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Safety Agency Opens Probe Into Tesla Fires

Tesla Motors Chairman and CEO Elon Musk (in driver's seat) and chief designer Franz von Holzhausen (in passenger seat) drive the new Tesla Model S all-electric sedan  in Hawthorne, California on March 26, 2009. i i

hide captionTesla Motors Chairman and CEO Elon Musk (in driver's seat) and chief designer Franz von Holzhausen (in passenger seat) drive the new Tesla Model S all-electric sedan in Hawthorne, California on March 26, 2009.

Robyn Beck /AFP/Getty Images
Tesla Motors Chairman and CEO Elon Musk (in driver's seat) and chief designer Franz von Holzhausen (in passenger seat) drive the new Tesla Model S all-electric sedan  in Hawthorne, California on March 26, 2009.

Tesla Motors Chairman and CEO Elon Musk (in driver's seat) and chief designer Franz von Holzhausen (in passenger seat) drive the new Tesla Model S all-electric sedan in Hawthorne, California on March 26, 2009.

Robyn Beck /AFP/Getty Images

The National Highway Traffic Safety Administration says it has opened an investigation into battery fires in two Tesla Motors Model S sedans.

The fires — three reports in six weeks — have sparked concern about the safety of the electric cars. The New York Times reports:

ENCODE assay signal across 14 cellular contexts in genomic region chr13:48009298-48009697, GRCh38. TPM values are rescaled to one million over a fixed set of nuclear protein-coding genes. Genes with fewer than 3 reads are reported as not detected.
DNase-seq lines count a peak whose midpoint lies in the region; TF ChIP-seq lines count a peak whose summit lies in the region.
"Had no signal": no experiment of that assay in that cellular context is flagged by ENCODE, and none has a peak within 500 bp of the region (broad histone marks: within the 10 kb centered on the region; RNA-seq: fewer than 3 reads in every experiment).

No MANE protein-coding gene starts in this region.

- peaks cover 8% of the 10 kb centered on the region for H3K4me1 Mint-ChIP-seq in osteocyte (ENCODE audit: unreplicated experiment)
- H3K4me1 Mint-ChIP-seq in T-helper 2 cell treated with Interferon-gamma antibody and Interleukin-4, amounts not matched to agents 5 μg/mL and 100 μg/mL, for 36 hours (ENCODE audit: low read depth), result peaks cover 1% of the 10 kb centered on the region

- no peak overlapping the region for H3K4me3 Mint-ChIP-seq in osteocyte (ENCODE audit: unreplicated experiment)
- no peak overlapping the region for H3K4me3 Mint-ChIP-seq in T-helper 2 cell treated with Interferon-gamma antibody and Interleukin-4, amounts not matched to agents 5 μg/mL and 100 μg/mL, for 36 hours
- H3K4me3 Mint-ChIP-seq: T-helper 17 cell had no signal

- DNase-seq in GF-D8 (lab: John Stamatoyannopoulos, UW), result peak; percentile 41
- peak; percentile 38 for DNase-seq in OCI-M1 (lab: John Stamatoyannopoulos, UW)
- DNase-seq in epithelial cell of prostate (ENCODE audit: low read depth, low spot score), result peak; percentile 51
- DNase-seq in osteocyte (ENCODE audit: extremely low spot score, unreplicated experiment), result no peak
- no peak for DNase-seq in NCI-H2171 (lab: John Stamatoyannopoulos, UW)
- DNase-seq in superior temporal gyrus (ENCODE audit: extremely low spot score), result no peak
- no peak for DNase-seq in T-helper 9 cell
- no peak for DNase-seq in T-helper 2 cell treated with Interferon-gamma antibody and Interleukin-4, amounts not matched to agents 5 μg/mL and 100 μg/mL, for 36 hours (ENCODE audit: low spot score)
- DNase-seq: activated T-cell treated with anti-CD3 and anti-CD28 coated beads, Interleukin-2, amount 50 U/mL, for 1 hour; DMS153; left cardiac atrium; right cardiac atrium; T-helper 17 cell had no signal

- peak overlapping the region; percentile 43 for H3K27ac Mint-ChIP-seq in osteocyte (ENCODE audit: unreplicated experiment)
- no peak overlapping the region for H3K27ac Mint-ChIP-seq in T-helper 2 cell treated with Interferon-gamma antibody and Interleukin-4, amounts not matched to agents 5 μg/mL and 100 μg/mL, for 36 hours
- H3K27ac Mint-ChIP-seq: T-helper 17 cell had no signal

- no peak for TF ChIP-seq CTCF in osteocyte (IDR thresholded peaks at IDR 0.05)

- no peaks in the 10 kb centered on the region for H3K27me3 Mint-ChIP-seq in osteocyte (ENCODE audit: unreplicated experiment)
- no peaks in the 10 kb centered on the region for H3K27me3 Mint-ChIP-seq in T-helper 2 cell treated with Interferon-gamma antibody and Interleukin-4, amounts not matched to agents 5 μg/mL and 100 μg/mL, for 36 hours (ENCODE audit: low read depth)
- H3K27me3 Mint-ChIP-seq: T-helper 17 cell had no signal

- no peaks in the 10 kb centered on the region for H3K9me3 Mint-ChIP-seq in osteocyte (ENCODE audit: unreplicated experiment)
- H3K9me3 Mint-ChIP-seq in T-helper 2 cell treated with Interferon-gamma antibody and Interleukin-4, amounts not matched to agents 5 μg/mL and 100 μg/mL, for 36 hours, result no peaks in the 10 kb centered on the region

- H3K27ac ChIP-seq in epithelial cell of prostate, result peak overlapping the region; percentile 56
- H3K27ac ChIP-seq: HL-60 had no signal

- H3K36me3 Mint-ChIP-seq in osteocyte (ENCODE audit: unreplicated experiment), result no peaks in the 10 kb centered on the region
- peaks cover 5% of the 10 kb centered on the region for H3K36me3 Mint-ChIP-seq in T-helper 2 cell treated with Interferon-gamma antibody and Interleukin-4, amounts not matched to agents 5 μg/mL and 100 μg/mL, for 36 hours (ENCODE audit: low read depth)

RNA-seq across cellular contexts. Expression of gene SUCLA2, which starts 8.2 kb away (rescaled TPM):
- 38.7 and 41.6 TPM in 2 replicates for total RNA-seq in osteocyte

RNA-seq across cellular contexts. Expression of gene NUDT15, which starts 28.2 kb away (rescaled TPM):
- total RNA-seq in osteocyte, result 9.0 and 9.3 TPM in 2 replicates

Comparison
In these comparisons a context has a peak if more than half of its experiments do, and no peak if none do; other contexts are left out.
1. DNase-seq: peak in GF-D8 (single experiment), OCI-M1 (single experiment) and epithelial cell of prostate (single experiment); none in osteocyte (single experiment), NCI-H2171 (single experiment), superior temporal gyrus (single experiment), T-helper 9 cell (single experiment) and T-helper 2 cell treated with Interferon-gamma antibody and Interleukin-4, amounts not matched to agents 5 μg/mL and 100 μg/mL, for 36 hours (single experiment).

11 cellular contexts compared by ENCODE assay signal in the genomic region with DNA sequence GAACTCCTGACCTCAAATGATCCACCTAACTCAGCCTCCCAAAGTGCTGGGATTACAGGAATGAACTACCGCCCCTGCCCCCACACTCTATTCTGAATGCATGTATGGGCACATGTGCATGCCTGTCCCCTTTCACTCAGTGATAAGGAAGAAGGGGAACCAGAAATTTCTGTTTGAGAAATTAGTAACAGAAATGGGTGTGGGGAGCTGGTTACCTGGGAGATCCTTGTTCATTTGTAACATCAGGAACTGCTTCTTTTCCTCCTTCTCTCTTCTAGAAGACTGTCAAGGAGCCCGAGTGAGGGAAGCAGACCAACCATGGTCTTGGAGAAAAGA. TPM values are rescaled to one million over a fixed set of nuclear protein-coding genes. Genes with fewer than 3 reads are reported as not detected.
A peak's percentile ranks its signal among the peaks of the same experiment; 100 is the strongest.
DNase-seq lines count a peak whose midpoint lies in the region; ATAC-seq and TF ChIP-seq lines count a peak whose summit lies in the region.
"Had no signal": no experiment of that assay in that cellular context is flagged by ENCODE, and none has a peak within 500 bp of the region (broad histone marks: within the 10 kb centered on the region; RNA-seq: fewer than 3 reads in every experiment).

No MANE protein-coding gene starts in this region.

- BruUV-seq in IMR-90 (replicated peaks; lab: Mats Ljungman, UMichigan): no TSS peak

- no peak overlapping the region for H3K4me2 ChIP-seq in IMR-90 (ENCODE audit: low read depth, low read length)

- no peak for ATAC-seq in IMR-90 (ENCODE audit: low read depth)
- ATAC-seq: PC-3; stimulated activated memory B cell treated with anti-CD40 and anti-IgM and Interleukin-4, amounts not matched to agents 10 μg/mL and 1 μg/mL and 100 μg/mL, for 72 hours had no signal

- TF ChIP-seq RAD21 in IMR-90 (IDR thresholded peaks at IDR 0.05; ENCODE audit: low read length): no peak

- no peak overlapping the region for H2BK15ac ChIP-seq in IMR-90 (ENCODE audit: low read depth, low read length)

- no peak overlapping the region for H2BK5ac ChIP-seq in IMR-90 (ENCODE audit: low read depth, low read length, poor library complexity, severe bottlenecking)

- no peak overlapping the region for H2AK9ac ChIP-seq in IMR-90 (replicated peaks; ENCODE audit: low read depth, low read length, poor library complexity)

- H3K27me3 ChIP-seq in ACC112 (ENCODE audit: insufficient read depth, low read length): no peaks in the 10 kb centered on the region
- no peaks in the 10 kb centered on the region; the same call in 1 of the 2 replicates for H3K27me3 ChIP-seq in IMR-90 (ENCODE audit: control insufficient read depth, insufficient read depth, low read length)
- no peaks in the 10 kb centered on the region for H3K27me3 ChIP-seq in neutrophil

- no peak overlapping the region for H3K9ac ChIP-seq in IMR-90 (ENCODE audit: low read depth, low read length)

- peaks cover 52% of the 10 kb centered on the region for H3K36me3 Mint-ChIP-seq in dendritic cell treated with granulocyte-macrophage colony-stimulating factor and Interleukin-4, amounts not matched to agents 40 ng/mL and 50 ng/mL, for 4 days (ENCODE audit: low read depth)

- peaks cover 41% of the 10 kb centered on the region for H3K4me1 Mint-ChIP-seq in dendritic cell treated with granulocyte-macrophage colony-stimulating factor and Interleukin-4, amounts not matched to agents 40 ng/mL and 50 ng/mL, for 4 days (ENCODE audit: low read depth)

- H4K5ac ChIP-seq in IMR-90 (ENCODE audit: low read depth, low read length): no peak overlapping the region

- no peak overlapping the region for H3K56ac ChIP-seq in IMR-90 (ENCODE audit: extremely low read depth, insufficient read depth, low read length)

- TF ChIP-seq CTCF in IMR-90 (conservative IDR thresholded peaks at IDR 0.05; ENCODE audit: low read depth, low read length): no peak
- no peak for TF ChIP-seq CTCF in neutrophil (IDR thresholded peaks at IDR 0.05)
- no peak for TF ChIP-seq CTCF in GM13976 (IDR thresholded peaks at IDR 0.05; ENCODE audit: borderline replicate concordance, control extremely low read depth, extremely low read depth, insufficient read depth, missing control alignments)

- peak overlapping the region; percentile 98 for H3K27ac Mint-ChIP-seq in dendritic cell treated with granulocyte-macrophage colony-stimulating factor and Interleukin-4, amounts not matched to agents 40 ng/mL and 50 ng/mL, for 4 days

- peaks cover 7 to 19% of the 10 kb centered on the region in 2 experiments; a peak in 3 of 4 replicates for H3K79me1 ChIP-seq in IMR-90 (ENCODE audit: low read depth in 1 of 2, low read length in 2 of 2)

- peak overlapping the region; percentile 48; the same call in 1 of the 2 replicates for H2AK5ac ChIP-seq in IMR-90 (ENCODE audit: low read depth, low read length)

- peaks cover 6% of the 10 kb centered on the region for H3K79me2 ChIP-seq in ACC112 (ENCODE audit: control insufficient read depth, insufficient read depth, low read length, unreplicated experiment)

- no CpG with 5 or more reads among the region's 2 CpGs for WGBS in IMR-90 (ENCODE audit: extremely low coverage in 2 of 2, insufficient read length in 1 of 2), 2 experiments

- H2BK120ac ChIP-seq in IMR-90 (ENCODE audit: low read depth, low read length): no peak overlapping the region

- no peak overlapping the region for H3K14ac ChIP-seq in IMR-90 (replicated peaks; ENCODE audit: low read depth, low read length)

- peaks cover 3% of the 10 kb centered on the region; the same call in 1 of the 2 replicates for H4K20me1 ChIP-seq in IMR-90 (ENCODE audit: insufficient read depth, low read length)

"Tesla also said late on Monday that it would implement certain measures aimed at creating more ground clearance in the cars and would extend its warranty policy to cover vehicles damaged by fire.

"The first Model S incident occurred Oct. 1, when the car struck a metal object on a highway in Kent, Wash., outside of Seattle. After a delay of more than two weeks because of a partial government shutdown, the agency decided the fire was not the result of a defect in the car's design and that an investigation was not necessary.

"The incident in Mexico, which is outside the federal agency's scope, happened Oct. 18. A third fire, on Nov. 6 on a Smyrna, Tenn., highway near Nashville, started after the car struck a tow hitch lying in the roadway."

The Los Angeles Times reports that Tesla Chief Executive Elon Musk said the investigation was requested by the automaker to debunk fears that the cars were more prone to fires than ordinary gas vehicles.

Tesla, the Times adds, has also changed its warranty, which now covers damage due to fire.

"Either our belief in the safety of our car is correct and this is a minor cost," Musk is quoted as saying, "or we are wrong, in which case the right thing is for Tesla to bear the cost rather than the car buyer."

Bloomberg reports that NHTSA Administrator David Strickland took issue with Musk's characterization.

"I've never heard of an automaker formally requesting an investigation," said Strickland. "And I don't think this probably happened in this case."

Tesla's stocks have suffered — a 37 percent drop at one point — since the reports of the fires.

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